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Psychotic Disorder: Not Otherwise Specified (NOS)

The category of psychotic disorder: not otherwise specified includes psychotic symptomatology (i.e., delusions, hallucinations, disorganized speech, grossly disorganized or catatonic behavior) about which there is inadequate information to make a specific diagnosis or about which there is contradictory information, or disorders with psychotic symptoms that do not meet the criteria for any specific psychotic disorder.

Examples include:

  • Postpartum psychosis
  • Psychotic symptoms that have lasted for less than 1 month but that have not yet remitted, so that the criteria for brief psychotic disorder are not met
  • Persistent auditory hallucinations in the absence of any other features
  • Persistent nonbizarre delusions with periods of overlapping mood episodes that have been present for a substantial portion of the delusional disturbance
  • Situations in which the clinician has concluded that some type of psychotic disorder may be present, but is unable to determine whether it is primary, due to a general medical condition, or substance induced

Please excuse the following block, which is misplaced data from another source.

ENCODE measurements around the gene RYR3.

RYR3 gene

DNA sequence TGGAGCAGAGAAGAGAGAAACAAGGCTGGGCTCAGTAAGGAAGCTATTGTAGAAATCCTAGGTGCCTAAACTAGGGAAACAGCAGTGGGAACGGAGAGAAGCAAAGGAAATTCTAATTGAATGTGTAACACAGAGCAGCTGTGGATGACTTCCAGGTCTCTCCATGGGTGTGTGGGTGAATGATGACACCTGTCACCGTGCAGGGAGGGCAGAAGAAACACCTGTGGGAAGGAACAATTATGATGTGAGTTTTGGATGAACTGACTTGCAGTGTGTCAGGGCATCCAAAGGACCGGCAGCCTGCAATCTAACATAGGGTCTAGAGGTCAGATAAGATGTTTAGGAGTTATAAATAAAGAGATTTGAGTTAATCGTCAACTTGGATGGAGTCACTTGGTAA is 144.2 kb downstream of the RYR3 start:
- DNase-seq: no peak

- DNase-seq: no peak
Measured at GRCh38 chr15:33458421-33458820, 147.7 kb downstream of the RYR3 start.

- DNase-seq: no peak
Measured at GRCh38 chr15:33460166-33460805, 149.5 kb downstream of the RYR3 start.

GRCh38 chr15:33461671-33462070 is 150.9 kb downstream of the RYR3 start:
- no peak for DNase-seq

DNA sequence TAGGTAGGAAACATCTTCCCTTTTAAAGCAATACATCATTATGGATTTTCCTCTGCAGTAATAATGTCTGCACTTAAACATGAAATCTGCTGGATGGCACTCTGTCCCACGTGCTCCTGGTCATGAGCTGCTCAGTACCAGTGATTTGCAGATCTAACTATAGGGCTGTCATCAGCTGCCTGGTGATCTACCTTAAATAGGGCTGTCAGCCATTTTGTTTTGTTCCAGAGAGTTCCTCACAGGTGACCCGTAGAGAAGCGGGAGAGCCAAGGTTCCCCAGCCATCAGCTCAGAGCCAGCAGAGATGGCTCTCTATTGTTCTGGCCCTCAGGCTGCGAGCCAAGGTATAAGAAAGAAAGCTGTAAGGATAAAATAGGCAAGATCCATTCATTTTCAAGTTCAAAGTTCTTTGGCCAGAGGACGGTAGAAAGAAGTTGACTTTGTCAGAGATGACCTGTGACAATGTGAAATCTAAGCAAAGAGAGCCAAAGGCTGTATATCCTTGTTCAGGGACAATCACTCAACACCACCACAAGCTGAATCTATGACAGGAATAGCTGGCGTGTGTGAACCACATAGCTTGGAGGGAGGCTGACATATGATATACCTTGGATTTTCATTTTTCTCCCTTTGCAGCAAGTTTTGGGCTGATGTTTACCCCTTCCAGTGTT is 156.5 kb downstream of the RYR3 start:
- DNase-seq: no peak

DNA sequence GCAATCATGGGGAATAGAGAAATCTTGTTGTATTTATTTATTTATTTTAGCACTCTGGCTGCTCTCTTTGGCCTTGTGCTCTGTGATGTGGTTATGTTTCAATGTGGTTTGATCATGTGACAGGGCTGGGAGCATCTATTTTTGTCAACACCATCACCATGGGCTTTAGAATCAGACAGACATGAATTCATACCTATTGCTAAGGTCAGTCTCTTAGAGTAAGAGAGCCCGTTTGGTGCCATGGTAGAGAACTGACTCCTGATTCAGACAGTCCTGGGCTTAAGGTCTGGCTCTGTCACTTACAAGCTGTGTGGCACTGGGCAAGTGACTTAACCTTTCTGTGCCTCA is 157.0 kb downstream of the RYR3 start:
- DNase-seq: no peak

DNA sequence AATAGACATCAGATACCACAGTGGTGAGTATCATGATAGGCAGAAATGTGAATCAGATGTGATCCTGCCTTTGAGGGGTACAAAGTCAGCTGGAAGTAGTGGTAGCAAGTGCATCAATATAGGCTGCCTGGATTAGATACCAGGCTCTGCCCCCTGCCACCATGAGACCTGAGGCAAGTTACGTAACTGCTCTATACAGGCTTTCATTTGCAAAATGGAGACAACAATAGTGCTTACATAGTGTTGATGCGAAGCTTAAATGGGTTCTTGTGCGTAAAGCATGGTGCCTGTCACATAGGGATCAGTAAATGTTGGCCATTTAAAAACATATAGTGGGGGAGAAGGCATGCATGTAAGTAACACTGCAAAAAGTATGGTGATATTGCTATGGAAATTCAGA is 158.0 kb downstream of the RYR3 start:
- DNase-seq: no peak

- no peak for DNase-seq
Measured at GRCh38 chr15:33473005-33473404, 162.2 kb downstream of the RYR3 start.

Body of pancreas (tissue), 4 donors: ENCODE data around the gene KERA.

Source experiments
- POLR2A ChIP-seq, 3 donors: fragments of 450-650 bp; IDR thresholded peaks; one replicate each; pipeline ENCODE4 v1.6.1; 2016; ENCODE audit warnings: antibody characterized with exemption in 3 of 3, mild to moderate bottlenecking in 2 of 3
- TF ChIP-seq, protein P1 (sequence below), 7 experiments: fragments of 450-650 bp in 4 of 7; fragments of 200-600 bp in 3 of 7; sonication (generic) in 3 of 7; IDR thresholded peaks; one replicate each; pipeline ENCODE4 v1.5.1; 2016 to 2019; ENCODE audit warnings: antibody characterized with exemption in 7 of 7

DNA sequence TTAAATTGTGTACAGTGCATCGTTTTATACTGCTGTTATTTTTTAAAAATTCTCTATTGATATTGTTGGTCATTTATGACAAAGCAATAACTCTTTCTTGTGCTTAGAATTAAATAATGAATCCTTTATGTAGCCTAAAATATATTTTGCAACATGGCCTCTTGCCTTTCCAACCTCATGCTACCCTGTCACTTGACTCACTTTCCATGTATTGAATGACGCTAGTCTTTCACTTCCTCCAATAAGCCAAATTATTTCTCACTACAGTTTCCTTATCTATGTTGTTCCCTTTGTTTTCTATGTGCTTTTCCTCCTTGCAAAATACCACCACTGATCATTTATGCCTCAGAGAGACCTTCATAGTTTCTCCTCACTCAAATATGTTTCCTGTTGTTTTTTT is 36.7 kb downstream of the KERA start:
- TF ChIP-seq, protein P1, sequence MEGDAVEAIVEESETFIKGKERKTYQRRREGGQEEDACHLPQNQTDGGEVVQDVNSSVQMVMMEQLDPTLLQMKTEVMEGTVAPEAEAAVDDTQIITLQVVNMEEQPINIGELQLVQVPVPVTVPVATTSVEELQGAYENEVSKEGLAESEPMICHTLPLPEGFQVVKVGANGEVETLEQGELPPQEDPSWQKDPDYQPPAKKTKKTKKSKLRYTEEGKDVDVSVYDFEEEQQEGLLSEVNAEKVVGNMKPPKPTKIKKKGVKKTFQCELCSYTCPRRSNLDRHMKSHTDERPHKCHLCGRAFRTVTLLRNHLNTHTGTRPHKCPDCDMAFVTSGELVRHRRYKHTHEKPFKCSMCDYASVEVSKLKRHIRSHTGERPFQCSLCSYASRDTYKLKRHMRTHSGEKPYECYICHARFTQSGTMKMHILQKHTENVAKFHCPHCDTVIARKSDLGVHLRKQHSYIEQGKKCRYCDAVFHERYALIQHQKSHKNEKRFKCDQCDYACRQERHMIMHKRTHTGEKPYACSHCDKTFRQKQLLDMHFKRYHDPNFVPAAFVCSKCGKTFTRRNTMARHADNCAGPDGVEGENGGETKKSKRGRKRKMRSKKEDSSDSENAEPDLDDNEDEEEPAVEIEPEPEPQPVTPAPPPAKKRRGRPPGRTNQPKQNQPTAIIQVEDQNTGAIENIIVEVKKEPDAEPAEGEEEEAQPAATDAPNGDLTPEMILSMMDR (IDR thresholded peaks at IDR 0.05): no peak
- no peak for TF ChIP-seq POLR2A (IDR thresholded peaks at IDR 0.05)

*Note: This disorder (DSM-IV) is listed here now for historical/informational purposes. It has been revised under the name “other specified schizophrenia spectrum and other psychotic disorder” in the updated 2013 DSM-5. See other specified schizophrenia spectrum and other psychotic disorder criteria.

Steve Bressert, Ph.D.

Steve Bressert, Ph.D. is an author and retired as a professional in clinical practice. He has been writing about psychology and mental health issues since 1998.

APA Reference
Bressert, S. (2019). Psychotic Disorder: Not Otherwise Specified (NOS). Psych Central. Retrieved on November 19, 2019, from
Scientifically Reviewed
Last updated: 11 Oct 2019 (Originally: 17 May 2016)
Last reviewed: By a member of our scientific advisory board on 11 Oct 2019
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